11. Meat consumption is up because there is more people to feed. You want to be a large company to make more money and no other reason, stop lying.

  12. i just don't understand this, when it is about animal product grown in lab people excited about this idea, meanwhile much more people still afraid of the idea GMO (even MSG).

  13. I thought this story was about a company buying other products and selling them as their own. If they were just inflating their numbers, it has stopped and it wasn't say…an entire year's worth of revenue, it is not that big of a deal. The company seems to be doing some really interesting research and it would be cool if they produced more products. The CEO seems believable enough.

  14. Consuming all plant products takes exponentially more land and water. People that think they are doing the environment a favor with vegetarian or vegan lifestyles are both seriously mistaken and often malnourished as well.

  15. Most of these people and companies for vegan or vegetarian products are just a Ponzi scheme or scams

  16. Green gas emission is what plants eat to convert into oxygen all these people saying they trying to stop climate change will actually stop oxygen production aka kill all humans

  17. They do this in the music industry.
    They pay for plays on Radio. Gift free tickets for concerts, buy their own cd's and then give them back for free and so on…

  18. Alibaba did this, to encourage prospect customers to use their services.
    Now, Alibaba is a multi-billion dollars.

  19. Well, I don't see anything wrong in this, unless, either you have received funding or applying for IPO in stock market, because in these cases you're fooling naive investors in your trap.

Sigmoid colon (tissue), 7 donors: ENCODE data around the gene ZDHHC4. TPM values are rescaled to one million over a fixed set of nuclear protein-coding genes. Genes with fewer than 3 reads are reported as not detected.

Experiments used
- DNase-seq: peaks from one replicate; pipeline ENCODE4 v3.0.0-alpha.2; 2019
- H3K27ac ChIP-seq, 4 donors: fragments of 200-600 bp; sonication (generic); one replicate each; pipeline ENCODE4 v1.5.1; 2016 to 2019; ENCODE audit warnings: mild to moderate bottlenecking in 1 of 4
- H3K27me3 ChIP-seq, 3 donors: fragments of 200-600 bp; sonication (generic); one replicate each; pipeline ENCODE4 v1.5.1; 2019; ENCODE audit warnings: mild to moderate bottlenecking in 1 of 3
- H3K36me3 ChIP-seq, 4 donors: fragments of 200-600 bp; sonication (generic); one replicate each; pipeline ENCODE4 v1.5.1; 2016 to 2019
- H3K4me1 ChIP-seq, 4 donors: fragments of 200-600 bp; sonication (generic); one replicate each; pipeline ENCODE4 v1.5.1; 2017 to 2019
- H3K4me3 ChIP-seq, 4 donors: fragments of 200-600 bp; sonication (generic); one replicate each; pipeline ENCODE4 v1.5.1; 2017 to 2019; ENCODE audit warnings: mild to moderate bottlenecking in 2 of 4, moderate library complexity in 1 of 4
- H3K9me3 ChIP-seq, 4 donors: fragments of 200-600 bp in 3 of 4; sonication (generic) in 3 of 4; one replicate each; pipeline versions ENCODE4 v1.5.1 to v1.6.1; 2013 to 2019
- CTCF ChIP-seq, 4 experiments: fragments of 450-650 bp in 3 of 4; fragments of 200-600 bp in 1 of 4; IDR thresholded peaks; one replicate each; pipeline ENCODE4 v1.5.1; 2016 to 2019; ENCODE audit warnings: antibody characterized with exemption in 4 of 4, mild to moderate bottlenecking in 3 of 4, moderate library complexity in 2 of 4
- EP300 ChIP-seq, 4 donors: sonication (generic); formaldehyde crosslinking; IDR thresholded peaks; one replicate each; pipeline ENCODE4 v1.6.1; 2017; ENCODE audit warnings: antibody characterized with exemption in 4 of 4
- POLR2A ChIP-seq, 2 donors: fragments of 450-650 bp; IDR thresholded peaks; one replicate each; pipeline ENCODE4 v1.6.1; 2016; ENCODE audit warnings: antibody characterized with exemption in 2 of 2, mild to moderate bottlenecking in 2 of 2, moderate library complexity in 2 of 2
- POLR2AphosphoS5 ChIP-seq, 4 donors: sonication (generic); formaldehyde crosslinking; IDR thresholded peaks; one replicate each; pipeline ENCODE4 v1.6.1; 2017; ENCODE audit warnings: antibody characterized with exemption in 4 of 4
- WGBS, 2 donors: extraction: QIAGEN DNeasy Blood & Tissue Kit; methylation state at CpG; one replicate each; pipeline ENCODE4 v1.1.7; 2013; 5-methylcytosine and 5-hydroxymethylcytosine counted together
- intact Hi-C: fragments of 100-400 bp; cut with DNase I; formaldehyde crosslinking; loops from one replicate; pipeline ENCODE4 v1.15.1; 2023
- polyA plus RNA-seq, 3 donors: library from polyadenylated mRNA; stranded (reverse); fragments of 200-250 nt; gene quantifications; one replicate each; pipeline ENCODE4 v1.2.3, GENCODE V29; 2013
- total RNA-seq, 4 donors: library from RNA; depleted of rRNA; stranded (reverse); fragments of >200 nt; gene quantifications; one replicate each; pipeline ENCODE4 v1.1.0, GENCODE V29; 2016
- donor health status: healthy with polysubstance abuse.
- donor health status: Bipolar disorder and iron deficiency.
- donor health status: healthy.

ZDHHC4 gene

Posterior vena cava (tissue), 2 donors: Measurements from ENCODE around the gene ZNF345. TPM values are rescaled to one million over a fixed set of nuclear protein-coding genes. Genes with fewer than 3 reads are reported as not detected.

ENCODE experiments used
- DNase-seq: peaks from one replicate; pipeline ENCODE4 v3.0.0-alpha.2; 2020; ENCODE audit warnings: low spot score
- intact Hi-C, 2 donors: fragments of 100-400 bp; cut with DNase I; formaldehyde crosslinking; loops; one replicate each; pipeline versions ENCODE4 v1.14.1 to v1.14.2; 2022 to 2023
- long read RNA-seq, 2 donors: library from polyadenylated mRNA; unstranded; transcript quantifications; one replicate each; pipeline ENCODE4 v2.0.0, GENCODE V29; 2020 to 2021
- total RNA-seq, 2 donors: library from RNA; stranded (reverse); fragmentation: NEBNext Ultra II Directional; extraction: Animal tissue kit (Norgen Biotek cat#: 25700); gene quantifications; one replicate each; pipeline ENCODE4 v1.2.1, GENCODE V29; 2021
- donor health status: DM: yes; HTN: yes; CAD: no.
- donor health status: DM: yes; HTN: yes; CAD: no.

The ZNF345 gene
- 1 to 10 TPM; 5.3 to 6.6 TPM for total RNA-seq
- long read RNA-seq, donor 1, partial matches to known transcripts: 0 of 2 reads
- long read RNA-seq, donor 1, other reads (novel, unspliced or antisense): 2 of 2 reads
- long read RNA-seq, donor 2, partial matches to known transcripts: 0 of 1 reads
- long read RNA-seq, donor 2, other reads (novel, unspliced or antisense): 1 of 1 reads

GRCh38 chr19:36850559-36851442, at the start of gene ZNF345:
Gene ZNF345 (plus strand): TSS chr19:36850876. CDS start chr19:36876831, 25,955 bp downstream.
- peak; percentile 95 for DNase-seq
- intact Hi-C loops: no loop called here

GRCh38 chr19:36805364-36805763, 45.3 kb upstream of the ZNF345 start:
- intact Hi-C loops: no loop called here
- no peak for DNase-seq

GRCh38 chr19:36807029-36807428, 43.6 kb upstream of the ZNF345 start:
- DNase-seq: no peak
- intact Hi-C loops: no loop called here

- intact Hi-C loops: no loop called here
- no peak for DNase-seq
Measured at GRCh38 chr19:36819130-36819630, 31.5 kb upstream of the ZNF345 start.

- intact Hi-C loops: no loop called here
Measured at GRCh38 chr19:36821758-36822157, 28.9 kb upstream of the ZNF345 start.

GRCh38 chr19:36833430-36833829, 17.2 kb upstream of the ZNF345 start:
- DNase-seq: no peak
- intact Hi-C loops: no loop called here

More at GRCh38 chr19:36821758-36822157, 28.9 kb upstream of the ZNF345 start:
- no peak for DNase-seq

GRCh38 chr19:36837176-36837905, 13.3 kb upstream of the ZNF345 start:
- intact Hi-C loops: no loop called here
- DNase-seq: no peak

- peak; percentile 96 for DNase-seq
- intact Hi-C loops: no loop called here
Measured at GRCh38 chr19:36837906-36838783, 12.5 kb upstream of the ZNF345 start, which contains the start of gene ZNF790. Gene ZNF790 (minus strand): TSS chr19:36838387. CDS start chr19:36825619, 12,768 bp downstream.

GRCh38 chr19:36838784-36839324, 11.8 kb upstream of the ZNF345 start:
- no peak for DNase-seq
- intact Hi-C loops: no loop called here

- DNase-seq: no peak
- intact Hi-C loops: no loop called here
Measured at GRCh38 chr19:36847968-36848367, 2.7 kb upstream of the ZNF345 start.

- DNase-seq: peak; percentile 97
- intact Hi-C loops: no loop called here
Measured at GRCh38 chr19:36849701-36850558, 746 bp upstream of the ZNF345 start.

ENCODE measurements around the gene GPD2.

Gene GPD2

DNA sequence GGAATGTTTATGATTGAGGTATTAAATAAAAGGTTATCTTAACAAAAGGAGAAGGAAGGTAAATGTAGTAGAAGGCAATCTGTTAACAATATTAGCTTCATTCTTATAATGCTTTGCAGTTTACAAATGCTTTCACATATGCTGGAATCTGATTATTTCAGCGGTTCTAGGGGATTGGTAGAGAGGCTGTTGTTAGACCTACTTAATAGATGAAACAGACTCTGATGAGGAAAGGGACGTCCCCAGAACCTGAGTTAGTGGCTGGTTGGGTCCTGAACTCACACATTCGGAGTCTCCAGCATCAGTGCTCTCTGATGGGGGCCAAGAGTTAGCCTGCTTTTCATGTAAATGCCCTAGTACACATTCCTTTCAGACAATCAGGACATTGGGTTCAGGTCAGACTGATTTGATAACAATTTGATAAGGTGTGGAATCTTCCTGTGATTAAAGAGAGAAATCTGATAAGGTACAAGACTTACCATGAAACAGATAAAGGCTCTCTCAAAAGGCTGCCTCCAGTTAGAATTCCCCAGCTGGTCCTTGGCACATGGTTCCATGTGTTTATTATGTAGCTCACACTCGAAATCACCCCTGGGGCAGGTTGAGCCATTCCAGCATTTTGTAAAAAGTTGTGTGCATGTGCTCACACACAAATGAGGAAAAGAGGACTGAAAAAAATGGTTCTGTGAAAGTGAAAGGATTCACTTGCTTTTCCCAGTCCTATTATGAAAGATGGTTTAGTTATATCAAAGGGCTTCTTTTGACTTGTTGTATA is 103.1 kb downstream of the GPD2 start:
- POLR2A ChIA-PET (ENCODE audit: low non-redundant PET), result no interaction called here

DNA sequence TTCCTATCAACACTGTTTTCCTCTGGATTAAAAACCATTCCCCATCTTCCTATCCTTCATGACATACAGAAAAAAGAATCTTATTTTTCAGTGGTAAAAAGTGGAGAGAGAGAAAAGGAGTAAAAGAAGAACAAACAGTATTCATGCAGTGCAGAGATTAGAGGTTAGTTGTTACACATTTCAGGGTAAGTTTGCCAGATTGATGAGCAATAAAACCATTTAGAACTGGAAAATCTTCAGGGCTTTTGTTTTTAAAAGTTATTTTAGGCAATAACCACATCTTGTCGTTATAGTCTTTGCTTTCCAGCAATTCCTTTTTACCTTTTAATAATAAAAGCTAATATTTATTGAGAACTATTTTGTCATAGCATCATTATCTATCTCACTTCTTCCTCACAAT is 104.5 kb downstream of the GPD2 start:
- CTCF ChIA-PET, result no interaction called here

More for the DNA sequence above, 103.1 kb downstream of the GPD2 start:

20. 00:21 why is he walking like that lol., at first i thought it was due to the incline but his girl is walking pretty normal..? Lol

  21. If subterfuge is behind this ambitious project, it would be consistent with the elitist enchantment of throwing money to what you perceive exists v/s what does exist..

  22. gee…..liberal lefty vegan gopfs caught being full of shit AGAIN?!? truly shocking! these people are of low carachter and have no morals or scruples. why would ANYONE want to emulate their lifestyle?

  23. If these fake food shit gos wrong and people start getting very sick and die

    remember Don't Blame Black People

  24. One of the main reasons as a new company to buy your own product, even if its dishonest, is to market this data to potential investors/businesses. When it's just simple data tweaking without fact, then it can look suspicious that you doctored the numbers to look good. While buying your product is still doctoring the data. It is doing so in a more solid way that can show growth, and potentially hold up to most investigations. Additionally when you buy your own product it is not usually with your own money, maybe even a business credit card. So in a sense it's the credit card company buying your product under your direction (ie purchase), then marketing to others, getting that money, using it to pay off these other purchases and to also make the actual product. This is only one idea but many many ways.